NEW DELHI, India: India and Pakistan agreed to a timetable for a partial withdrawal of newly deployed army troops on their border, easing a two-week old crisis.

The accord came after five days of talks as 340,000 heavily armed soldiers faced each other along a 250mile stretch of the north central border.

The buildup in recent weeks seemed to take on a momentum that neither side could halt. The two nations, which deeply distrust each other and have fought three wars in the last 40 years, each vowed not to be the first to attack, but each sent more and more men into the border area as a precaution.

The buildup was accompanied by a barrage of threats by senior Indian and Pakistani leaders even as officials, diplomats and other analysts agreed that there was no reason for either side to fight.

“It is all very scary, and it’s a measure of how far India and Pakistan have to go to learn to live with each other,” a Western diplomat said. Like others, he said the greatest threat lay in an accidental start of hostilities.

The accord fell short of ending the crisis, since it called for a selective withdrawal of 60,000 to 80,000 troops on each side in a small area of Kashmir, near the Indian city of Jammu.

This would leave large numbers of troops facing each other in the area of Punjab State, where New Delhi has long maintained that Pakistan has aided Sikhs on the Indian side.

The partial withdrawal is to be carried’ out over the next 15 days, with further negotiations to take place in Pakistan on withdrawing the rest. Indian officials said that further withdrawals probably could not be completed until the end of March.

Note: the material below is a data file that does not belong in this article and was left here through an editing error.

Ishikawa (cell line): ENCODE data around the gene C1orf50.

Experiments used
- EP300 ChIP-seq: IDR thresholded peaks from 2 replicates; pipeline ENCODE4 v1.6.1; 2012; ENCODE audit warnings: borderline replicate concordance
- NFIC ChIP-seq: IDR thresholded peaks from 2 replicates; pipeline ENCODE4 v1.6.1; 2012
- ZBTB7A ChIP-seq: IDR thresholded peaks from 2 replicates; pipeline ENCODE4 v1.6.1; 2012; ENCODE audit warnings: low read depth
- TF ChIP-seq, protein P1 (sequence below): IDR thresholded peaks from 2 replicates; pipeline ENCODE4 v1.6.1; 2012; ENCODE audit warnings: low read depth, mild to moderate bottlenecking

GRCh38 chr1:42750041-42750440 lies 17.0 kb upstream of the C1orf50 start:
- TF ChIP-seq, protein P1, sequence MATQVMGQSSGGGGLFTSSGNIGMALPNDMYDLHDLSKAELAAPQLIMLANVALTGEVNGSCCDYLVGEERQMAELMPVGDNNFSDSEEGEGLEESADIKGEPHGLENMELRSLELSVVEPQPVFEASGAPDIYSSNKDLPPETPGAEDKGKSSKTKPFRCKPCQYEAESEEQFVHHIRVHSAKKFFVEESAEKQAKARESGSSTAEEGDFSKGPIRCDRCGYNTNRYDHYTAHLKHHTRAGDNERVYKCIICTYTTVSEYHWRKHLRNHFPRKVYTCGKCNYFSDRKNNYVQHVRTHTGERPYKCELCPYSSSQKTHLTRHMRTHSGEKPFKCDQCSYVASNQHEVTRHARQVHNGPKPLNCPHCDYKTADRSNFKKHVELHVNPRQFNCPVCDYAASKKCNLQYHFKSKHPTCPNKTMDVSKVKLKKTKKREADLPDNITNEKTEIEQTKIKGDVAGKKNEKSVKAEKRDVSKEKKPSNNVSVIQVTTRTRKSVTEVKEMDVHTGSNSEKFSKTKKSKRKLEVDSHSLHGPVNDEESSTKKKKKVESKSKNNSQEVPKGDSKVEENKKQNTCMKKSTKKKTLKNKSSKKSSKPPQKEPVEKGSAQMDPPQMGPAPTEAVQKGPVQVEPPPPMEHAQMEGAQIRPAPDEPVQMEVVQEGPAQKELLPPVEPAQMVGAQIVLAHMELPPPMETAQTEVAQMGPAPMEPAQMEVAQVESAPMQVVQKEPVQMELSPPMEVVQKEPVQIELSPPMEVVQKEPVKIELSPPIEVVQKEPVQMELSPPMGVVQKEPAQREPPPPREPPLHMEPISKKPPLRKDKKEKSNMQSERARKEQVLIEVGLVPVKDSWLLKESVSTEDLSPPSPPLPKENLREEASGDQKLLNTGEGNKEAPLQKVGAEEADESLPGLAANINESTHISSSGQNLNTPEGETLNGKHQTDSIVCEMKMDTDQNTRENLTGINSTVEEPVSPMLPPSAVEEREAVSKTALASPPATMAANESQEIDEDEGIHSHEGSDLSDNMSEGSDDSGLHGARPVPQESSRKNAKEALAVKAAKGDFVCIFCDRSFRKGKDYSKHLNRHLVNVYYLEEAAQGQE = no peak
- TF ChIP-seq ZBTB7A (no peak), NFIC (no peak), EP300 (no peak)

In the agreement, India and Pakistan repeated their pledges not to attack each other, and they also agreed to “exercise the maximum restraint and to avoid all provocative actions along the border”.

Indian and Pakistani leaders hailed the agreement even though it was limited. Alfred Gonsalves, an Indian Foreign Secretary and his country’s chief negotiator, said Pakistan had been reassured about India’s intentions.

And Humayun Khan, the Pakistani Ambassador to India, said “it was a question of mutual reassurances” since each side felt provoked by the other. “This will be generally welcomed as a relief by the people of Pakistan and India”, he said.

The India Pakistan border has always been heavily guarded by troops. The latest controversy began in November when India started an unusually large and long running series of troop maneuvers, known as Operation Brass Tacks, in the Rajasthan desert in the southern border region.

Lieut. Gen. K.K. Hazari, the army’s deputy chief of staff, said that the operation involved only a “marginally bigger” deployment of troops than any previous exercise. But an independent military analyst disagreed, saying it included at least 150,000 men, or twice as many as the most recent such exercise three years ago.


The Hindusan Times also reported this week that the final phase of Operation Brass Tack this month and next involved mock preparations for an invasion of Sind province in Pakistan, and that this especially alarmed the Pakistanis, and several in Sind province voiced fears of an Indian invasion.